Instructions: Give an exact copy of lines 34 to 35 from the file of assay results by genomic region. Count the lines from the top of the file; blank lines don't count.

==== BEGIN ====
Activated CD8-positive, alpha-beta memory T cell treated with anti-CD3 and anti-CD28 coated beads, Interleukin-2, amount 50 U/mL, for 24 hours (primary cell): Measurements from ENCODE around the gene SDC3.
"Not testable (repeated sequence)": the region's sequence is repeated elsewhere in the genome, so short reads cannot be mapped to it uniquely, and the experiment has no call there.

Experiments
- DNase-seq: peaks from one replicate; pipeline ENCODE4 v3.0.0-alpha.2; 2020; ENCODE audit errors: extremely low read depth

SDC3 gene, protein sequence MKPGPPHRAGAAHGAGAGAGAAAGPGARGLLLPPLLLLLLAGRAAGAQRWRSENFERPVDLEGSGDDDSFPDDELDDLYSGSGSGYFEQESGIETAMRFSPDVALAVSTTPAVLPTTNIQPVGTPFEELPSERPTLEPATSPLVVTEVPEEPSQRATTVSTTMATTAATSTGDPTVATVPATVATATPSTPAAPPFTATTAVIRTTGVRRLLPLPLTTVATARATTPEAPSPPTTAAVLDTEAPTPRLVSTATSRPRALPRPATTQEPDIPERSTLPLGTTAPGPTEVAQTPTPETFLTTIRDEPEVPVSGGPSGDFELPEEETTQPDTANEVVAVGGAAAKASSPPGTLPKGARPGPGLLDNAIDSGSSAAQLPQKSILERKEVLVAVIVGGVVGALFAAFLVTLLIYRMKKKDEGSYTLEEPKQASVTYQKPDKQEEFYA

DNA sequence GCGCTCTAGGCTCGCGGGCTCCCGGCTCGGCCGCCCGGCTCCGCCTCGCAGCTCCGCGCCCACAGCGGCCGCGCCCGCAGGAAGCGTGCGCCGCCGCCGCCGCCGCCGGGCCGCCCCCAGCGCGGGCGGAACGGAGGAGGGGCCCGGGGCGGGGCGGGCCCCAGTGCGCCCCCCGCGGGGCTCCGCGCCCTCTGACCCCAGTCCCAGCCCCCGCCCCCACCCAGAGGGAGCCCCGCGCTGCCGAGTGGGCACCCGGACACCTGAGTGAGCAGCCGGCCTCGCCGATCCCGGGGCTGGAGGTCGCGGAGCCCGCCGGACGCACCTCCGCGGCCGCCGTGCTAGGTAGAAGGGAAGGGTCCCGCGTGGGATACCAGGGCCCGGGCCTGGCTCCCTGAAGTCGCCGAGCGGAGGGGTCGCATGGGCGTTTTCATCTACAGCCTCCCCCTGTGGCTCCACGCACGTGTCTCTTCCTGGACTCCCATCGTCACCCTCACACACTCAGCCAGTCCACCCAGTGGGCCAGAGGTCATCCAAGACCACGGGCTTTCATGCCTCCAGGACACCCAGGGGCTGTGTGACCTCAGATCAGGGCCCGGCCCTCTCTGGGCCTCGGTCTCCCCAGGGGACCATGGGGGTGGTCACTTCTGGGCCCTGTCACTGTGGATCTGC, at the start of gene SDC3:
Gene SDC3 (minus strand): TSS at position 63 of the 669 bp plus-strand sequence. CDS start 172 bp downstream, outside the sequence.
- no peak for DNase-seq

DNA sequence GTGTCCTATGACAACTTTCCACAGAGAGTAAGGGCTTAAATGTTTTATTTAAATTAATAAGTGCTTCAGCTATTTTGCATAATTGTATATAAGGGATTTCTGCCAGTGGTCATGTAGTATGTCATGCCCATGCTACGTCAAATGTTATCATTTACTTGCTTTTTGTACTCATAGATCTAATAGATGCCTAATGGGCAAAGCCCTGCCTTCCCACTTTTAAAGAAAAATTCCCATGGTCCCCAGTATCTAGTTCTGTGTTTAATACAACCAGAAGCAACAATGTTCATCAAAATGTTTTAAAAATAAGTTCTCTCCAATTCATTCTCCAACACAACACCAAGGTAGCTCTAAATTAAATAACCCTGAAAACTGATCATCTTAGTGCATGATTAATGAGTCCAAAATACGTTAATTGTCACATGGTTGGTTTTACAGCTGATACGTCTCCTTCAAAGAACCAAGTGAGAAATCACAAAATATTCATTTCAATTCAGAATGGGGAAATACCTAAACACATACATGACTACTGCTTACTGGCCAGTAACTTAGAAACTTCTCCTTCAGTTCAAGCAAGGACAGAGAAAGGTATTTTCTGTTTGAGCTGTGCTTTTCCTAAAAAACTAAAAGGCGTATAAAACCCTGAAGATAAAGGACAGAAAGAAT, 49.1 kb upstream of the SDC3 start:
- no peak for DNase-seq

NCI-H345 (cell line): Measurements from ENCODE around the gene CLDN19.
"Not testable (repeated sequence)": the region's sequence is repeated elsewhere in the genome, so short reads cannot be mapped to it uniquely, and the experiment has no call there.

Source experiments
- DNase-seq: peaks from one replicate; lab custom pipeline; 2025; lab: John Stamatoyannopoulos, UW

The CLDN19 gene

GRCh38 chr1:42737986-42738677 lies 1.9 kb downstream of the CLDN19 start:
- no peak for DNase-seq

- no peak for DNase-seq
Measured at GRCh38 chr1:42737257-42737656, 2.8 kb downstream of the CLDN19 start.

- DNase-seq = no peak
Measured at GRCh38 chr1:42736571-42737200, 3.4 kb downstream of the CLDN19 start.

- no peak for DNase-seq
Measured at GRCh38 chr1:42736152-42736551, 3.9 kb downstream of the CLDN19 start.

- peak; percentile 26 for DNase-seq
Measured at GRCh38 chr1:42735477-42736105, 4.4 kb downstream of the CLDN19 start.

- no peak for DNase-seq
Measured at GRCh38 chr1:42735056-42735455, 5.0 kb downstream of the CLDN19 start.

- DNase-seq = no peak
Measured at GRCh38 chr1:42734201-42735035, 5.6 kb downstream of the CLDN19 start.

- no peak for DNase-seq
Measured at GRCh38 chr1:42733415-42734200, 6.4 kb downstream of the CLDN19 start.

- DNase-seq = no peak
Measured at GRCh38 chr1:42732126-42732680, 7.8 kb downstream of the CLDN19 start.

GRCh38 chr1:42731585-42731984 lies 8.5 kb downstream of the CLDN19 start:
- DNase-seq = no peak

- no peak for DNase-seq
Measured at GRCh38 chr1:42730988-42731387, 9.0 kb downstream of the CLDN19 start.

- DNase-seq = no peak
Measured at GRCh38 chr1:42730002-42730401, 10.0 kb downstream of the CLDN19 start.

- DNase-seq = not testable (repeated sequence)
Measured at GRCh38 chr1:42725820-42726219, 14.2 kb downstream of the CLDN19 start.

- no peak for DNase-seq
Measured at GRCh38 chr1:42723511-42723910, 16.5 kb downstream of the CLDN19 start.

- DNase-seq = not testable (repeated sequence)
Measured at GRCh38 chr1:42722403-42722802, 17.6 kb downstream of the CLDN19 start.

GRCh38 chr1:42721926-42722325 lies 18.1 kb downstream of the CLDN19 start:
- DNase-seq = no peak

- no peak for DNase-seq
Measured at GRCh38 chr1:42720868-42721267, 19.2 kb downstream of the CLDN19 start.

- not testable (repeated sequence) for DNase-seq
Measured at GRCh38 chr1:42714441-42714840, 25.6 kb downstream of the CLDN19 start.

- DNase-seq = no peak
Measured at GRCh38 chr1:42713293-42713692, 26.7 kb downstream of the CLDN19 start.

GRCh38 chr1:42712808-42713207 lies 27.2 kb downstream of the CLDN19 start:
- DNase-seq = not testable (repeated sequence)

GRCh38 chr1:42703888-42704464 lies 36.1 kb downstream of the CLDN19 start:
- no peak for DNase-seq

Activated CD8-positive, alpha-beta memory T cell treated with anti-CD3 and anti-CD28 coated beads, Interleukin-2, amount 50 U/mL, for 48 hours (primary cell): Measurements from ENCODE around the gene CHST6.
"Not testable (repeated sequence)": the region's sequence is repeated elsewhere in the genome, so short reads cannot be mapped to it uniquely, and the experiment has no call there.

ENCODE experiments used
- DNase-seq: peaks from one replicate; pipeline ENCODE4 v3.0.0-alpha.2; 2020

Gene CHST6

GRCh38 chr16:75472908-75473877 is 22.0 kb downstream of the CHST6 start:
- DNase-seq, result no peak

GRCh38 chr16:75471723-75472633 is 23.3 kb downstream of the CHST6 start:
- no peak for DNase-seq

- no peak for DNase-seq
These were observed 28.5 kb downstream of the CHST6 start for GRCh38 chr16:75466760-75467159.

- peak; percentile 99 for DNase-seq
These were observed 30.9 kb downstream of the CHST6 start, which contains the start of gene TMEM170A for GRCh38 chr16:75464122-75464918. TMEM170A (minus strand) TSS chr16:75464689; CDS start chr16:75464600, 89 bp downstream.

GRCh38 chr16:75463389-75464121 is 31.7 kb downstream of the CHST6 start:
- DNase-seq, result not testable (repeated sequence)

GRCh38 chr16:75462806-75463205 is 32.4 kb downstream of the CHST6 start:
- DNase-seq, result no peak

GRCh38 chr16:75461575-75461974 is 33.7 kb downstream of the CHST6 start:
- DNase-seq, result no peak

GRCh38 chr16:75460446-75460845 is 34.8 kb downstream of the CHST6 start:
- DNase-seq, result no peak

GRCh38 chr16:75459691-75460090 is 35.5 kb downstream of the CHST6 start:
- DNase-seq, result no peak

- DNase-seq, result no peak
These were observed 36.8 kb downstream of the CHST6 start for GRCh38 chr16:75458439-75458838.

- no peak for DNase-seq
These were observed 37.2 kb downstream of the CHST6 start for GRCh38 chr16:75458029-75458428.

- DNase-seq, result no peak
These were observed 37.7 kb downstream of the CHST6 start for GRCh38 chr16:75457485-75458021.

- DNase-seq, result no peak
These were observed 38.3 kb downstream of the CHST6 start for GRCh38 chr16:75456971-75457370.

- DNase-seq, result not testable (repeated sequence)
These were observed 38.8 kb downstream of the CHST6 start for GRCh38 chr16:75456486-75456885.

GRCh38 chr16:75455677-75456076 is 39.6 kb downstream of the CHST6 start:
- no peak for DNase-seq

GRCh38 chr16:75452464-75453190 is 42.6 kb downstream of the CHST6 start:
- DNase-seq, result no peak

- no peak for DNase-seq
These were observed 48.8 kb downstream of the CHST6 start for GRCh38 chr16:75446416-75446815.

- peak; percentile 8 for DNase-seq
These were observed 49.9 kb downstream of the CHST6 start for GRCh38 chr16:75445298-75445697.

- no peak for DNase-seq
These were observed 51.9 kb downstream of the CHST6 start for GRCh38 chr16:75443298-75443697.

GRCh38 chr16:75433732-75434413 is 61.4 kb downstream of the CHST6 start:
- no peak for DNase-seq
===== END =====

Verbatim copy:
GRCh38 chr1:42731585-42731984 lies 8.5 kb downstream of the CLDN19 start:
- DNase-seq = no peak